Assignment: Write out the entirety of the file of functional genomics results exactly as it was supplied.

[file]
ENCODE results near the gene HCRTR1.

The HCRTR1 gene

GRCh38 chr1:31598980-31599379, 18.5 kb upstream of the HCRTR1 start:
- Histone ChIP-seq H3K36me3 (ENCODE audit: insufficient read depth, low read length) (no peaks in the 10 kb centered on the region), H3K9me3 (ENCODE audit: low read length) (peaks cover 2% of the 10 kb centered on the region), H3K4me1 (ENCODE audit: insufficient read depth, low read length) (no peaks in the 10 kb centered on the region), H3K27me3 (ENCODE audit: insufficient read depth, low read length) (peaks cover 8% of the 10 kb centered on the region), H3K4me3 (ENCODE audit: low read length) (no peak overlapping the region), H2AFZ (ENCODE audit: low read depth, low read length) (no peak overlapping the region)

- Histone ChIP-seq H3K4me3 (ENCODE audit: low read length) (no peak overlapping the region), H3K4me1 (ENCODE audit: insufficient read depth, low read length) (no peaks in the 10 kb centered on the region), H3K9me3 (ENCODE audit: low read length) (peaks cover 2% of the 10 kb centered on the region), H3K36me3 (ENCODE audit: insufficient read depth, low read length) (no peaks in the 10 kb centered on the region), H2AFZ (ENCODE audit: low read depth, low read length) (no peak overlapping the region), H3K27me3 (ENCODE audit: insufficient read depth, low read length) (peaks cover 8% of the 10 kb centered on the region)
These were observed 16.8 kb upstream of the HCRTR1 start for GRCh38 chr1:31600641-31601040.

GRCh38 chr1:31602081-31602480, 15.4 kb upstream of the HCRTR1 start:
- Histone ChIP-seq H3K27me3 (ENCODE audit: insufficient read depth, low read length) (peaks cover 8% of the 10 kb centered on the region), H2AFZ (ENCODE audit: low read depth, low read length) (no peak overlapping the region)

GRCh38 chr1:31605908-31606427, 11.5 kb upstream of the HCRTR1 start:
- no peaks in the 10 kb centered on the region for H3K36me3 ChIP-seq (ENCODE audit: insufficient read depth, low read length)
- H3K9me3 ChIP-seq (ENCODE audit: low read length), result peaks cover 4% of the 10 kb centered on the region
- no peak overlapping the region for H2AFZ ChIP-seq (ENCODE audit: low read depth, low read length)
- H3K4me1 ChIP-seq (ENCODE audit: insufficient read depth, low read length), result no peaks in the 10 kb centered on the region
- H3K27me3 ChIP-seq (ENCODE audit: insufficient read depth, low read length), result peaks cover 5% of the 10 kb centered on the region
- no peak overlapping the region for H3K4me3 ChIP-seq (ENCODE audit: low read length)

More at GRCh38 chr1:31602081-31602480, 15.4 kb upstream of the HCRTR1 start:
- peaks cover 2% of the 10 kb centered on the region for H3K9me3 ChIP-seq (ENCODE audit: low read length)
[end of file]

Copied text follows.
ENCODE results near the gene HCRTR1.

The HCRTR1 gene

GRCh38 chr1:31598980-31599379, 18.5 kb upstream of the HCRTR1 start:
- Histone ChIP-seq H3K36me3 (ENCODE audit: insufficient read depth, low read length) (no peaks in the 10 kb centered on the region), H3K9me3 (ENCODE audit: low read length) (peaks cover 2% of the 10 kb centered on the region), H3K4me1 (ENCODE audit: insufficient read depth, low read length) (no peaks in the 10 kb centered on the region), H3K27me3 (ENCODE audit: insufficient read depth, low read length) (peaks cover 8% of the 10 kb centered on the region), H3K4me3 (ENCODE audit: low read length) (no peak overlapping the region), H2AFZ (ENCODE audit: low read depth, low read length) (no peak overlapping the region)

- Histone ChIP-seq H3K4me3 (ENCODE audit: low read length) (no peak overlapping the region), H3K4me1 (ENCODE audit: insufficient read depth, low read length) (no peaks in the 10 kb centered on the region), H3K9me3 (ENCODE audit: low read length) (peaks cover 2% of the 10 kb centered on the region), H3K36me3 (ENCODE audit: insufficient read depth, low read length) (no peaks in the 10 kb centered on the region), H2AFZ (ENCODE audit: low read depth, low read length) (no peak overlapping the region), H3K27me3 (ENCODE audit: insufficient read depth, low read length) (peaks cover 8% of the 10 kb centered on the region)
These were observed 16.8 kb upstream of the HCRTR1 start for GRCh38 chr1:31600641-31601040.

GRCh38 chr1:31602081-31602480, 15.4 kb upstream of the HCRTR1 start:
- Histone ChIP-seq H3K27me3 (ENCODE audit: insufficient read depth, low read length) (peaks cover 8% of the 10 kb centered on the region), H2AFZ (ENCODE audit: low read depth, low read length) (no peak overlapping the region)

GRCh38 chr1:31605908-31606427, 11.5 kb upstream of the HCRTR1 start:
- no peaks in the 10 kb centered on the region for H3K36me3 ChIP-seq (ENCODE audit: insufficient read depth, low read length)
- H3K9me3 ChIP-seq (ENCODE audit: low read length), result peaks cover 4% of the 10 kb centered on the region
- no peak overlapping the region for H2AFZ ChIP-seq (ENCODE audit: low read depth, low read length)
- H3K4me1 ChIP-seq (ENCODE audit: insufficient read depth, low read length), result no peaks in the 10 kb centered on the region
- H3K27me3 ChIP-seq (ENCODE audit: insufficient read depth, low read length), result peaks cover 5% of the 10 kb centered on the region
- no peak overlapping the region for H3K4me3 ChIP-seq (ENCODE audit: low read length)

More at GRCh38 chr1:31602081-31602480, 15.4 kb upstream of the HCRTR1 start:
- peaks cover 2% of the 10 kb centered on the region for H3K9me3 ChIP-seq (ENCODE audit: low read length)